In 1995, the hydroelectric power plant on the shores of this Tasmanian lake went dark for the final time. It’s remained silent for 20 years since—until this year, when it re-opened with a radically different business model: A hotel.
Hotel internet is so far from secure—it's downright scary. You should know this by now. However, a new report from cyber security researchers suggests that issues with shitty security at hotels extend far beyond hackable Wi-Fi networks. Entire systems at some of the world's top hotel chains are very, very vulnerable.
Summer can't be all wild beach parties and fireworks and Songs of the Summer. There's dim-roomed sunburn agony and thunderstorm-brokered power outages too—and these moments deserve their own playlist, as well. Here's one nominee: Hotel, an amazing, foggy track off of the Antler's latest album, Familiars.
An exoskeleton punched through to form internal skybridges as the triangular trusswork wrapped around the building's exterior gets tangled up in spiderwebs deep within the resulting, cave-like hollows. No, it's not a prop in a children's horror story or a postmodern Charlotte's Web, but a new hotel and casino proposed…
This serpent-like hotel, coiled around the glacial outcroppings of Norway's gorgeous Lofoten Islands north of the Arctic Circle, has been proposed by the architecture firm Snøhetta. The building's central loop will enclose a courtyard, offering a "spectacular view and the feeling of being 'in the middle' of the…
When in Alaska, build igloos? That appears to have been the thought behind Igloo City, a planned hotel located in Cantwell, Alaska, along the George Parks Highway. Construction on this architectural monstrosity began and ended in the 1970s, abandoned because the developers failed to follow the building codes. Now it's…
Tucked away in a small French village, this hotel is slowly rotting away. The wallpaper is peeling, the ceiling is falling down, and it looks like you might encounter a ghastly resident around any corner.
The Hotel Indigo in Newcastle, UK, is much like any other hotel: expensive mini bar, pointless shower caps, and bed sheets that take 10 minutes to get under. Until you peer into the beside table that is, becasue, in the place of a bible, there's a Kindle waiting to be read.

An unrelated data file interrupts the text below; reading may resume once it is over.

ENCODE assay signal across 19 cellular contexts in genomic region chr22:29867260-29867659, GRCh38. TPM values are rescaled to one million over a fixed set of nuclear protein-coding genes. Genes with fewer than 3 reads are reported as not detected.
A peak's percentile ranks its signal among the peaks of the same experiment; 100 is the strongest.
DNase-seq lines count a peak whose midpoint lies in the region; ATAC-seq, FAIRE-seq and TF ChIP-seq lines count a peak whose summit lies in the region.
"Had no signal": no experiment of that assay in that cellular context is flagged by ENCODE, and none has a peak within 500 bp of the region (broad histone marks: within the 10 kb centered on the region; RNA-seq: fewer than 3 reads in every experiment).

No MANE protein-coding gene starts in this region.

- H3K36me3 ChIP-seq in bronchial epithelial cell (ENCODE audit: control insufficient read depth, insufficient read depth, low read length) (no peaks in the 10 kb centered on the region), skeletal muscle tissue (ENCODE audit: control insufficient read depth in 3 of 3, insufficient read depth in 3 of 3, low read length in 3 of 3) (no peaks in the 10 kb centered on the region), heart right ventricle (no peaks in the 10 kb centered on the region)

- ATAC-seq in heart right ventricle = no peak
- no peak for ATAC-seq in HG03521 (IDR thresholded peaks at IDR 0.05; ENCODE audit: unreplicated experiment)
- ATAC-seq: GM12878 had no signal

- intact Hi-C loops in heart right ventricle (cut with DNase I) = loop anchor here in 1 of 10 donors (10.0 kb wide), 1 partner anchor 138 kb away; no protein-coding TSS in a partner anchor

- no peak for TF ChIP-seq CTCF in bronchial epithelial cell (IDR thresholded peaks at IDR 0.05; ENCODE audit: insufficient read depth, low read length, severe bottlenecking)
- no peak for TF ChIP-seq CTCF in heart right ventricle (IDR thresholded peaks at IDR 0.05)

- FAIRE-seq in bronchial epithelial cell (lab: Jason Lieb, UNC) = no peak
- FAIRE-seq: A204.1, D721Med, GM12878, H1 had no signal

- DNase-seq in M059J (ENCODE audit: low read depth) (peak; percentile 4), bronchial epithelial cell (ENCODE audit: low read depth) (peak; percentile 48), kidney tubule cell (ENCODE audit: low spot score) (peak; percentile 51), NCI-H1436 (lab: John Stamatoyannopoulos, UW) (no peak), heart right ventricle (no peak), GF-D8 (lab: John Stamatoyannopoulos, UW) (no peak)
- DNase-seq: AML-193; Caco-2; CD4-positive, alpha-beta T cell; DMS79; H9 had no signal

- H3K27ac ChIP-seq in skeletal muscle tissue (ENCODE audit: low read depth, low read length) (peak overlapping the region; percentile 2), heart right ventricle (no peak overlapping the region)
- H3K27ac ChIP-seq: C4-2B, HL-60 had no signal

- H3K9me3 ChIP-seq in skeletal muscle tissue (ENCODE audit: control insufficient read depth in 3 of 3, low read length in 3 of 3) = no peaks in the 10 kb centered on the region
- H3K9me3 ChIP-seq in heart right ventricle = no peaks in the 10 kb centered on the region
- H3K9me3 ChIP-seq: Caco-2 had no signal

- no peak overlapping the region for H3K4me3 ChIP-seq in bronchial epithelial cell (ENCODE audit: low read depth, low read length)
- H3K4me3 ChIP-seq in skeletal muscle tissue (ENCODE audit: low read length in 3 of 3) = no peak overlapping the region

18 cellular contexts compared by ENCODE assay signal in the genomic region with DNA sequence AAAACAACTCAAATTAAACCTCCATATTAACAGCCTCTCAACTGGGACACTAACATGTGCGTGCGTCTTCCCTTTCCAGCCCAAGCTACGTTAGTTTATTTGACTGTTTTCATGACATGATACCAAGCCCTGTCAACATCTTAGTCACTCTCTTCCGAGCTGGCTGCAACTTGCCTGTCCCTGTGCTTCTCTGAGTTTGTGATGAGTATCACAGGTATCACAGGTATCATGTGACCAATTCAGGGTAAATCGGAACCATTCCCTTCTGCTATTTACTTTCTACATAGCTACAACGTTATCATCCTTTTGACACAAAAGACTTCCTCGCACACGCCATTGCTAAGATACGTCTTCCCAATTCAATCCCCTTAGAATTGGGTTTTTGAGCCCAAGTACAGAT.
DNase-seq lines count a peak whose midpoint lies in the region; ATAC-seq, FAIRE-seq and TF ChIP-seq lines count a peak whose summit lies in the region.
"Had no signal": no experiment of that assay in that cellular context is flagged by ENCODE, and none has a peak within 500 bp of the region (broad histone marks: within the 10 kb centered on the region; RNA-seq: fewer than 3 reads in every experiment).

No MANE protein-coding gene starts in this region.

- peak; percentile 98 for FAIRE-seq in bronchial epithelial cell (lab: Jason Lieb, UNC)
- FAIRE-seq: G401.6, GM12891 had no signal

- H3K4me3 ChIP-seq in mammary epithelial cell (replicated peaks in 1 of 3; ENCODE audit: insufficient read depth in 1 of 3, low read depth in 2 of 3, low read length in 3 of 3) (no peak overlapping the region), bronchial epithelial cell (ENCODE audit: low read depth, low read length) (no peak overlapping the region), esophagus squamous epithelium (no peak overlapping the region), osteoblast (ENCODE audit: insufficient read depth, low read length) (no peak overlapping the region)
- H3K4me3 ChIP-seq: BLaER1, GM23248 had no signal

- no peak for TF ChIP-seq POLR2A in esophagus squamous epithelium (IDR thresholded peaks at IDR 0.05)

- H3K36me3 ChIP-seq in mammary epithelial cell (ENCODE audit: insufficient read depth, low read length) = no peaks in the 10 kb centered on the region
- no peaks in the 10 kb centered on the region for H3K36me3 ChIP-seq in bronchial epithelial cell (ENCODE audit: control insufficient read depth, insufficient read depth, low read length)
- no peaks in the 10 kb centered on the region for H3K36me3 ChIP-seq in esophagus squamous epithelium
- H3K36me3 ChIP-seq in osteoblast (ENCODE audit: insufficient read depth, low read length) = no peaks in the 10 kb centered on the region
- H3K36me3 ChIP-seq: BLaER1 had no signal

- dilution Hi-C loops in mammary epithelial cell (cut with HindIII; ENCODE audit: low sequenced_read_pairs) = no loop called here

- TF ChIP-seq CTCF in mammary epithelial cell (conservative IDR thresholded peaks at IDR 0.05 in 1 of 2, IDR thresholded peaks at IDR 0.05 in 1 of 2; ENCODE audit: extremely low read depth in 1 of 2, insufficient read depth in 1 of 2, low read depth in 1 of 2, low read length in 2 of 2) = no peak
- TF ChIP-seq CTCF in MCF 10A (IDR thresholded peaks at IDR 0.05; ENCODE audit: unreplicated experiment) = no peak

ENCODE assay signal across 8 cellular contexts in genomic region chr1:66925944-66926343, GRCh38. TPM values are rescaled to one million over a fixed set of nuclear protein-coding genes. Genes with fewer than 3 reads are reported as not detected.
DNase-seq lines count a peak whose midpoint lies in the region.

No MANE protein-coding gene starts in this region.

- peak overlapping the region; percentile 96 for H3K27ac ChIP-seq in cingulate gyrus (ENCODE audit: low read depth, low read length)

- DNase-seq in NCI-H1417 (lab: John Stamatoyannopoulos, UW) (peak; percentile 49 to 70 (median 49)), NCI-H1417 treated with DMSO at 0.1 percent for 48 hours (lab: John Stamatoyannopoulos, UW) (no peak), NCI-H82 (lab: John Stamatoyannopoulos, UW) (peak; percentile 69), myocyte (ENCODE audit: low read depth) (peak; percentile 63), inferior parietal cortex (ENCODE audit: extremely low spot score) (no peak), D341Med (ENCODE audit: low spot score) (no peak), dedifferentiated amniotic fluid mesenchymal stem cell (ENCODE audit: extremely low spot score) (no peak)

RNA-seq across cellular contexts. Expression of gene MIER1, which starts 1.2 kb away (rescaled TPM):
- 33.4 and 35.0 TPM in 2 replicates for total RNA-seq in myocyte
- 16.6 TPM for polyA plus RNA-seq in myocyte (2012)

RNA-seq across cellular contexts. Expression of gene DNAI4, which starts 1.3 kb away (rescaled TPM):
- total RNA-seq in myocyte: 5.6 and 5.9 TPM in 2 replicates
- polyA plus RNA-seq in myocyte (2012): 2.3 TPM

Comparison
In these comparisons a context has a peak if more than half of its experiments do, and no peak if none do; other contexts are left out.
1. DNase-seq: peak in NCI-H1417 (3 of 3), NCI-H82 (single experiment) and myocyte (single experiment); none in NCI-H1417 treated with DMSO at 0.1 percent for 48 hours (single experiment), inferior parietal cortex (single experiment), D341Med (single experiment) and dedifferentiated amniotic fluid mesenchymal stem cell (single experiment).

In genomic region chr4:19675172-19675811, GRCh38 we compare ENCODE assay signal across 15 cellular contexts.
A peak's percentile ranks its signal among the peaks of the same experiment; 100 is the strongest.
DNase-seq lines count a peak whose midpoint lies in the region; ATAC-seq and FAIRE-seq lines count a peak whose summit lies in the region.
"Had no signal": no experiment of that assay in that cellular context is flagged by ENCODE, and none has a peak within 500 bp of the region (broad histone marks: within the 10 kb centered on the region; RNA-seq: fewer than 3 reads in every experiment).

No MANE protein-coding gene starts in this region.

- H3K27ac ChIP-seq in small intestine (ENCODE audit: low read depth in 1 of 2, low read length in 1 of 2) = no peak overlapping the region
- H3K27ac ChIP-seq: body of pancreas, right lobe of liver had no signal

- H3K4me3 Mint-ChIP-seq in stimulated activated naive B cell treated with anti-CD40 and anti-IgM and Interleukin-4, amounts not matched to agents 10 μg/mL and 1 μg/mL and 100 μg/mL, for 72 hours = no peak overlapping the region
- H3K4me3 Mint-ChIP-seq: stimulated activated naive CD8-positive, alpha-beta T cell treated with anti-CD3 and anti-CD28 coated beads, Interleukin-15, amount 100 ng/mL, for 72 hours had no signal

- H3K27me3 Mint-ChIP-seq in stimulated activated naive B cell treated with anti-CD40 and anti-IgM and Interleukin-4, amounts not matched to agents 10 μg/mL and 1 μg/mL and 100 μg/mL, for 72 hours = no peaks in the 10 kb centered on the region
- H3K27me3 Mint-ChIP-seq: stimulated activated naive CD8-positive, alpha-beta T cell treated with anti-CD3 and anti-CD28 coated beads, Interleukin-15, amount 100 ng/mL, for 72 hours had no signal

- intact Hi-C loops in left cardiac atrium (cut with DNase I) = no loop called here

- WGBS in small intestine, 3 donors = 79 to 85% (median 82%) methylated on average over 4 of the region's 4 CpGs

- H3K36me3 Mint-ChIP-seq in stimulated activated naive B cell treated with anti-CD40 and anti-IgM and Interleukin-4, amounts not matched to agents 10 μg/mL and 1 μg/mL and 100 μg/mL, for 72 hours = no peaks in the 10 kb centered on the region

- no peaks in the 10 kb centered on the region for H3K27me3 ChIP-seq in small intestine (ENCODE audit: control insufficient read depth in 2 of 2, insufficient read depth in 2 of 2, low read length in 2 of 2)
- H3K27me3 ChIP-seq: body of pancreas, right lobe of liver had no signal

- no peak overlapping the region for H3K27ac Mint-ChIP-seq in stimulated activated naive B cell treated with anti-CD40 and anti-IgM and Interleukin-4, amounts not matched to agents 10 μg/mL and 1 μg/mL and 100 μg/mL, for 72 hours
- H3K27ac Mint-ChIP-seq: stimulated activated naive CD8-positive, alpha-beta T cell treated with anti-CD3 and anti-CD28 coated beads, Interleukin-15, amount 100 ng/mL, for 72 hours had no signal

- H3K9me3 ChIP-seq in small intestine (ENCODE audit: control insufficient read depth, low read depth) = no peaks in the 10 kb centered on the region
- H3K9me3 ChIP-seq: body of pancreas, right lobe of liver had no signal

If you'd like to sleep inside a fairy tale (and not the parts where you're being eaten by wolves or danced to death by enchanted shoes), you might want to pay a visit to La Balade des Gnomes, a quiet bed and breakfast where you can live out your fairy tale dreams, including one inside the belly of a wooden bull.
I'm sure that there are any number of financial, municipal, even ethical reasons why MGM Resorts International shouldn't be allowed to implode the 27-story Harmon Tower before it's hosted a single guest. Counterpoint: BOOOOOOOM. BOOM BOOM BOOM BOOM BOOM.
This is not the interior of China's Shi Lang, the recently refurbished Soviet aircraft carrier formerly known as the Varyag. It is another Chinese carrier, also a refurbished Soviet vessel: the Kiev. It's absolutely horrible.
China's first aircraft carrier recently set sail in full military regalia. Its second aircraft carrier will serve a more humble purpose as a floating hotel.
Don't you hate reading product reviews? You don't know which ones are real and which ones are fake. It's so hard to tell them apart that we need an algorithm to help us says a team of Cornell researchers.
This is a rendering the Beijing National Hotel, a planned 2.3 million square foot hostel for visitors to China's capital city. It's huge, sure, the biggest landmark in Beijing. But my goodness, did it also have to be so creepy?
Wherever you are on this hellspawn sauna our planet has become today, I guarantee that you'd rather be about halfway down the world's sickest, slickest water slide, toes pointed straight at the Mediterranean. Even worse: you could be there. Right now.
Ever wondered what happened to Bjork's robot arms? They're hauling luggage in a Manhattan hotel, due to open on the 1st of June. It's yet another technological feature from Yotel, which dubiously called itself the "iPod of the hotel industry."
Armed with an internet connection and his Twitter account, Sky New's reporter Mark Stone uncovered the truth about a NATO airstrike that supposedly killed a number of Libyan civilians last week.
Everyone's used to the ubiquitous swiping hotel key card—but what you might not know is that your key holds a history of every time that door closes. And when you're accused of raping the maid, this record's important.